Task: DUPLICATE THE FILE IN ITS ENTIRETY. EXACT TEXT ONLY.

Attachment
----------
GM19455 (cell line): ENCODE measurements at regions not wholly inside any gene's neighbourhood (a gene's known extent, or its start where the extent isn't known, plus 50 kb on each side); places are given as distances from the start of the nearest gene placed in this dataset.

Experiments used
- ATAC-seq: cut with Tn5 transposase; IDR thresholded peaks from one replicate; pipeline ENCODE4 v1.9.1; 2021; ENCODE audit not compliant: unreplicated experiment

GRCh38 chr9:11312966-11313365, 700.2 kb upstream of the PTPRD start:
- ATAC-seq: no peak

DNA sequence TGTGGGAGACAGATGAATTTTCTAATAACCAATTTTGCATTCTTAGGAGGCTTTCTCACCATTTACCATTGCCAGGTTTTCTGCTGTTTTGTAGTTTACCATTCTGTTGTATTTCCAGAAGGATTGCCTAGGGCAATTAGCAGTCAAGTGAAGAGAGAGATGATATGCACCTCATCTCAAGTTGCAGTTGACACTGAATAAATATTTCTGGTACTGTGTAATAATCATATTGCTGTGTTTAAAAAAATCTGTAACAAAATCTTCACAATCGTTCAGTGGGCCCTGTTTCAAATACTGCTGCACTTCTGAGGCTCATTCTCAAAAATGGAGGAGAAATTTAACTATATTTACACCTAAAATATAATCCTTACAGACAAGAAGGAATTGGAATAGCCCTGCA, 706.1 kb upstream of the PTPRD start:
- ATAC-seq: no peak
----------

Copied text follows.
GM19455 (cell line): ENCODE measurements at regions not wholly inside any gene's neighbourhood (a gene's known extent, or its start where the extent isn't known, plus 50 kb on each side); places are given as distances from the start of the nearest gene placed in this dataset.

Experiments used
- ATAC-seq: cut with Tn5 transposase; IDR thresholded peaks from one replicate; pipeline ENCODE4 v1.9.1; 2021; ENCODE audit not compliant: unreplicated experiment

GRCh38 chr9:11312966-11313365, 700.2 kb upstream of the PTPRD start:
- ATAC-seq: no peak

DNA sequence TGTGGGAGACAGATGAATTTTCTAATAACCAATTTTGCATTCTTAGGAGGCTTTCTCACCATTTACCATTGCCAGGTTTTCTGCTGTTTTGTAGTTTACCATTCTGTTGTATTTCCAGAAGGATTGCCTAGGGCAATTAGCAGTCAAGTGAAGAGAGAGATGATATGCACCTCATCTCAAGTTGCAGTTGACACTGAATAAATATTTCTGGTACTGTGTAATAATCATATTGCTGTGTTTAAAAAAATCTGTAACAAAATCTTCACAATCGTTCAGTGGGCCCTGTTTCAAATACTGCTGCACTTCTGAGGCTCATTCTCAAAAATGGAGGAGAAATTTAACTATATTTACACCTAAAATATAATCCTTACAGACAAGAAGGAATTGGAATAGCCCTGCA, 706.1 kb upstream of the PTPRD start:
- ATAC-seq: no peak